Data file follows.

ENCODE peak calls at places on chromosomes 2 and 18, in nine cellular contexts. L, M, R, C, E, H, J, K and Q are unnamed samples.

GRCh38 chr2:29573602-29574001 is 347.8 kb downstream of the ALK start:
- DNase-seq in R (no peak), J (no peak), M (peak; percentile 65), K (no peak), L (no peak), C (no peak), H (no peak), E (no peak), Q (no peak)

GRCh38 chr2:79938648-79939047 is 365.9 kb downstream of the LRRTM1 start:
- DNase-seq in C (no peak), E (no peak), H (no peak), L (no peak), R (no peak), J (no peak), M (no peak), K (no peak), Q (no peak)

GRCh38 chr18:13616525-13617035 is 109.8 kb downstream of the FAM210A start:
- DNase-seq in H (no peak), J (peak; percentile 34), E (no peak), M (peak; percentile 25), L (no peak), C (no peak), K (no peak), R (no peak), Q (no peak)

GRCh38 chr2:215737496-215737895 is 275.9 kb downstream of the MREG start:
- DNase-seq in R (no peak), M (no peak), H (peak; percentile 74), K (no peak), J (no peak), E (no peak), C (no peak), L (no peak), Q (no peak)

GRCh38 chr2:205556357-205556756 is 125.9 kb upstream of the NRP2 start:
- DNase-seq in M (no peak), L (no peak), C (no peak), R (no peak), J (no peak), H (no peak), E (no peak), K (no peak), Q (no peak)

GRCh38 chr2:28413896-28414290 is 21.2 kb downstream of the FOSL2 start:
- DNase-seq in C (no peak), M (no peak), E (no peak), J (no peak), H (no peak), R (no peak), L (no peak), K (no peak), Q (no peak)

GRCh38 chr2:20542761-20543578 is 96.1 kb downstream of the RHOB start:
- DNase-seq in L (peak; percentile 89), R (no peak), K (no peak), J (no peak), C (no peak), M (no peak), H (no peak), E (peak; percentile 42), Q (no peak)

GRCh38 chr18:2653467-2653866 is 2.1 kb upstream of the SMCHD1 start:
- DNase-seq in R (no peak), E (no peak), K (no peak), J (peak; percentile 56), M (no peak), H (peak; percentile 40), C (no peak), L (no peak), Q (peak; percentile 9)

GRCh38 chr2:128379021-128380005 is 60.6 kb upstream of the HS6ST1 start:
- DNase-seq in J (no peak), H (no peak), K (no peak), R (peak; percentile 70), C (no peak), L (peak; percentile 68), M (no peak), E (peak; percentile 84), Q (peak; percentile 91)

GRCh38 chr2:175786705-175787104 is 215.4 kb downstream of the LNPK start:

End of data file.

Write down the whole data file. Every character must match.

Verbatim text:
ENCODE peak calls at places on chromosomes 2 and 18, in nine cellular contexts. L, M, R, C, E, H, J, K and Q are unnamed samples.

GRCh38 chr2:29573602-29574001 is 347.8 kb downstream of the ALK start:
- DNase-seq in R (no peak), J (no peak), M (peak; percentile 65), K (no peak), L (no peak), C (no peak), H (no peak), E (no peak), Q (no peak)

GRCh38 chr2:79938648-79939047 is 365.9 kb downstream of the LRRTM1 start:
- DNase-seq in C (no peak), E (no peak), H (no peak), L (no peak), R (no peak), J (no peak), M (no peak), K (no peak), Q (no peak)

GRCh38 chr18:13616525-13617035 is 109.8 kb downstream of the FAM210A start:
- DNase-seq in H (no peak), J (peak; percentile 34), E (no peak), M (peak; percentile 25), L (no peak), C (no peak), K (no peak), R (no peak), Q (no peak)

GRCh38 chr2:215737496-215737895 is 275.9 kb downstream of the MREG start:
- DNase-seq in R (no peak), M (no peak), H (peak; percentile 74), K (no peak), J (no peak), E (no peak), C (no peak), L (no peak), Q (no peak)

GRCh38 chr2:205556357-205556756 is 125.9 kb upstream of the NRP2 start:
- DNase-seq in M (no peak), L (no peak), C (no peak), R (no peak), J (no peak), H (no peak), E (no peak), K (no peak), Q (no peak)

GRCh38 chr2:28413896-28414290 is 21.2 kb downstream of the FOSL2 start:
- DNase-seq in C (no peak), M (no peak), E (no peak), J (no peak), H (no peak), R (no peak), L (no peak), K (no peak), Q (no peak)

GRCh38 chr2:20542761-20543578 is 96.1 kb downstream of the RHOB start:
- DNase-seq in L (peak; percentile 89), R (no peak), K (no peak), J (no peak), C (no peak), M (no peak), H (no peak), E (peak; percentile 42), Q (no peak)

GRCh38 chr18:2653467-2653866 is 2.1 kb upstream of the SMCHD1 start:
- DNase-seq in R (no peak), E (no peak), K (no peak), J (peak; percentile 56), M (no peak), H (peak; percentile 40), C (no peak), L (no peak), Q (peak; percentile 9)

GRCh38 chr2:128379021-128380005 is 60.6 kb upstream of the HS6ST1 start:
- DNase-seq in J (no peak), H (no peak), K (no peak), R (peak; percentile 70), C (no peak), L (peak; percentile 68), M (no peak), E (peak; percentile 84), Q (peak; percentile 91)

GRCh38 chr2:175786705-175787104 is 215.4 kb downstream of the LNPK start: